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Janies, Daniel A. Department of Bioinformatics and Genomics, University of North Carolina, Charlotte, North Carolina.
- Echinoderm design
- Phylogeny of echinoderms
- Genetic and developmental studies of Xyloplax
- Life-cycle adaptations
- Related Primary Literature
- Additional Reading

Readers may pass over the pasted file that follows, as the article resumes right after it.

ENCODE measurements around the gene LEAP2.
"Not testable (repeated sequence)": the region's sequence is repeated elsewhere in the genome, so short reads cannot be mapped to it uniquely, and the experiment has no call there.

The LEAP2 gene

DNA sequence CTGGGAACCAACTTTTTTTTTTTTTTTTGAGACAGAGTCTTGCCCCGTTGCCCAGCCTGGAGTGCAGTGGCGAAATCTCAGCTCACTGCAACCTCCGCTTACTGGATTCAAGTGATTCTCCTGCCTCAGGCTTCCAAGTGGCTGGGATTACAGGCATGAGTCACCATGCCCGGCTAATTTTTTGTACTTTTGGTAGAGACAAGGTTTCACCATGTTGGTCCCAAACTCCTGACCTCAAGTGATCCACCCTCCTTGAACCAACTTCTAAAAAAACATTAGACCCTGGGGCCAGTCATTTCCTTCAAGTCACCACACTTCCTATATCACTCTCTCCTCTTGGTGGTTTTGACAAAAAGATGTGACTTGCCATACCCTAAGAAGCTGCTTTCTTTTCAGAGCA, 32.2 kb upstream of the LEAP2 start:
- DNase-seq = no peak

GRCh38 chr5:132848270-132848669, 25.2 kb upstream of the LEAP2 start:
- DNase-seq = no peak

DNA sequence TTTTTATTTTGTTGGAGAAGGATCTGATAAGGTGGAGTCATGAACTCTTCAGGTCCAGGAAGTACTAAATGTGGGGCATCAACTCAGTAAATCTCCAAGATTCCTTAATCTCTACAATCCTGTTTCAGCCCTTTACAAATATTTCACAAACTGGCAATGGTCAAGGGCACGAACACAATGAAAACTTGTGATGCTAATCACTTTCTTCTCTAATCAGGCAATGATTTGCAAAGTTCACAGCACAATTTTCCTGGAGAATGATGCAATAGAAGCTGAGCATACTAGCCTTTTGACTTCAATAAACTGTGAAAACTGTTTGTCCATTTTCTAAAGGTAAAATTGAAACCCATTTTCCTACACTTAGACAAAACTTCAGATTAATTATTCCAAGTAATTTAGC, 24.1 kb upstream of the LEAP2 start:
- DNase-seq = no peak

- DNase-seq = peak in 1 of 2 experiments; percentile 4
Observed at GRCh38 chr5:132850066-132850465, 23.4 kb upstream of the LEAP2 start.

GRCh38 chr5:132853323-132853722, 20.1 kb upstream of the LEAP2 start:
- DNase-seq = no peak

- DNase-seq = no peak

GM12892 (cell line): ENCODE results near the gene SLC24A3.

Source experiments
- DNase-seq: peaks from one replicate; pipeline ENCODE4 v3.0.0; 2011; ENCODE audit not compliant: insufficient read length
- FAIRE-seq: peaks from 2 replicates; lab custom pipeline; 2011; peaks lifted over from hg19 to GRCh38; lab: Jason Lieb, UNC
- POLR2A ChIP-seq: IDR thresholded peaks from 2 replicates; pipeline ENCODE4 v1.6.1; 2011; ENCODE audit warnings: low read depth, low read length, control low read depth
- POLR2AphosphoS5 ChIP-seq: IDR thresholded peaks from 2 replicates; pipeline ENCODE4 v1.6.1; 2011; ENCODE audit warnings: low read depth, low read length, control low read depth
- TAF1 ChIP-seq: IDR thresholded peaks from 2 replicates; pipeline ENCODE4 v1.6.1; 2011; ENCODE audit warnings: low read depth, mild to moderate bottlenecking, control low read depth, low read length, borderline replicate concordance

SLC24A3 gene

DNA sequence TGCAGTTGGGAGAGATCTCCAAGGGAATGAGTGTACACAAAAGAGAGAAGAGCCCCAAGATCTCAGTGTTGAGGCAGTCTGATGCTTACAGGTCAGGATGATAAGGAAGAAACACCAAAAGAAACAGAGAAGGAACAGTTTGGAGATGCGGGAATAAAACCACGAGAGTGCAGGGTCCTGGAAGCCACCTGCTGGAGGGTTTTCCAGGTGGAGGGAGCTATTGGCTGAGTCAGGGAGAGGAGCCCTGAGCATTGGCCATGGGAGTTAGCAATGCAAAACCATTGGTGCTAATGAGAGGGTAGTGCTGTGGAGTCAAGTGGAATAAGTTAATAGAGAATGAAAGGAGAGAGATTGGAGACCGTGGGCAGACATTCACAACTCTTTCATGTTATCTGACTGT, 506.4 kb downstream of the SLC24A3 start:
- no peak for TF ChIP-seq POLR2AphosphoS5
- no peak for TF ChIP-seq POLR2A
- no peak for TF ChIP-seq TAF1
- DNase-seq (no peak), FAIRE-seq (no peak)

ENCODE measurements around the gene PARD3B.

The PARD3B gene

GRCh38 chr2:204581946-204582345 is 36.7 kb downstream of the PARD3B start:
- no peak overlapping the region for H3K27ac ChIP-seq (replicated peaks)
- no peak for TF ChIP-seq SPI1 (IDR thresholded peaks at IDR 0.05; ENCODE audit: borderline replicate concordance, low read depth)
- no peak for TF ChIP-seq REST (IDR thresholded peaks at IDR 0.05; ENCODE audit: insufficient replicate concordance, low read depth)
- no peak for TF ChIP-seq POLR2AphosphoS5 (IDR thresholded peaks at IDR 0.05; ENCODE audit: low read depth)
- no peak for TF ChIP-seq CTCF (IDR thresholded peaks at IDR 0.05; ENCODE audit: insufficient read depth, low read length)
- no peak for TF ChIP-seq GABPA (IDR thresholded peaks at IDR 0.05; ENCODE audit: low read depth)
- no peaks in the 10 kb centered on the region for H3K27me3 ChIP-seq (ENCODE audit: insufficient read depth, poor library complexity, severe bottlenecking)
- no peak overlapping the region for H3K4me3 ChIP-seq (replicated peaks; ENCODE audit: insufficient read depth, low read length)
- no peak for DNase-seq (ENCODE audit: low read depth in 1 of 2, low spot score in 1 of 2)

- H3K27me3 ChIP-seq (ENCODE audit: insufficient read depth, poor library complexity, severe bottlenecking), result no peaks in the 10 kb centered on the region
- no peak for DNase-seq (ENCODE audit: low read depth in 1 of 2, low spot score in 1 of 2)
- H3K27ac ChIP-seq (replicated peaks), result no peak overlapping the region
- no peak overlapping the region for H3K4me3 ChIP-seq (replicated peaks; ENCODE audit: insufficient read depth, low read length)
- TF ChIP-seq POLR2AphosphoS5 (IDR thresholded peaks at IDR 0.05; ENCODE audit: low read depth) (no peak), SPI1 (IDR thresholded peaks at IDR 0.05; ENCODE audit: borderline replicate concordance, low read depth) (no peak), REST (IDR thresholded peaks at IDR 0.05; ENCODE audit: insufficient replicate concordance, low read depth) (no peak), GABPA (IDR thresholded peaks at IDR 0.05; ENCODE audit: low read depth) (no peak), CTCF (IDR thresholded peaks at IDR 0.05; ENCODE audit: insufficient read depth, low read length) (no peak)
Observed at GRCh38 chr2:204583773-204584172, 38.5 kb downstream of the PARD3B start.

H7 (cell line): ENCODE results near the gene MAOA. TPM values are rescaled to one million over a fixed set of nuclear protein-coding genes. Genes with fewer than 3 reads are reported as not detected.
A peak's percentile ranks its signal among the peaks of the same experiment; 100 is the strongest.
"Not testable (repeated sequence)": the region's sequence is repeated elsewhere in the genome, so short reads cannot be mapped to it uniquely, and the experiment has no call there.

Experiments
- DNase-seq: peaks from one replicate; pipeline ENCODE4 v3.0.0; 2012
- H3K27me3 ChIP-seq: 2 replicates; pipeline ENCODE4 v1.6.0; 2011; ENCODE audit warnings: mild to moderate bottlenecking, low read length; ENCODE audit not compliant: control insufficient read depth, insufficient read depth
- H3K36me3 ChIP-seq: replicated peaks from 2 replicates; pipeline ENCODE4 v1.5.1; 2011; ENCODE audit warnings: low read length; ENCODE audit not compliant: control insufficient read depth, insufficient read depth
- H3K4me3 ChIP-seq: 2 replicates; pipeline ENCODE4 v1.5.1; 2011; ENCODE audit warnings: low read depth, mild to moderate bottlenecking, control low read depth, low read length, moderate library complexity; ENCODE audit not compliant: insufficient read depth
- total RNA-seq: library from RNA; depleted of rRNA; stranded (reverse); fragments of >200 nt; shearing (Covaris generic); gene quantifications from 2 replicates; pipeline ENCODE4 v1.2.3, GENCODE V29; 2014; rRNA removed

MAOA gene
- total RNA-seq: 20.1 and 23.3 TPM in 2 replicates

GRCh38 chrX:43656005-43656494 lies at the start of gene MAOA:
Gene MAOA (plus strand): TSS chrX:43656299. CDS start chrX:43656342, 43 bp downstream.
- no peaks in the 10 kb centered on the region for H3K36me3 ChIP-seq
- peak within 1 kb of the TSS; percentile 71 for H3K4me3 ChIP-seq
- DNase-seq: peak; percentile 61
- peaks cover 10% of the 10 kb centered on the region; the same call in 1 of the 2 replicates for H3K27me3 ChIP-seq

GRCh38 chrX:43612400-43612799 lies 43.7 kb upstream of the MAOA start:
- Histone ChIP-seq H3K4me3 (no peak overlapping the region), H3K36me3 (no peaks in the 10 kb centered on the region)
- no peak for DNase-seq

The echinoderms include familiar marine organisms such as sea stars and sea urchins, as well as other extant forms such as sea lilies (crinoids), sea cucumbers, and brittle stars. Lineages of these forms represent the five living classes of echinoderms. The notion of only five classes was recently challenged by the discovery of Xyloplax (Fig. 1). Xyloplax is a genus of small, disk-shaped echinoderms that were first discovered in 1984 based on specimens collected from sunken wood recovered from depths of 1100 m (3600 ft) off New Zealand. Other species of Xyloplax have been found on wood from the deep seas of the Northeast Pacific off the United States and in the Tongue of the Ocean (a deep ocean trench) off the Bahamas. The scientists that described the first specimens of Xyloplax indicated that it was clearly an echinoderm. However, because Xyloplax was so distinctive compared to other echinoderms, it represented a previously undiscovered lineage—that is, a sixth class of extant echinoderms. Lineages of echinoderms are important because echinoderms share a common ancestor with other deuterostomes, including chordates. Because of this link, echinoderms provide clues to understanding the tree of life and the deep history of our species.
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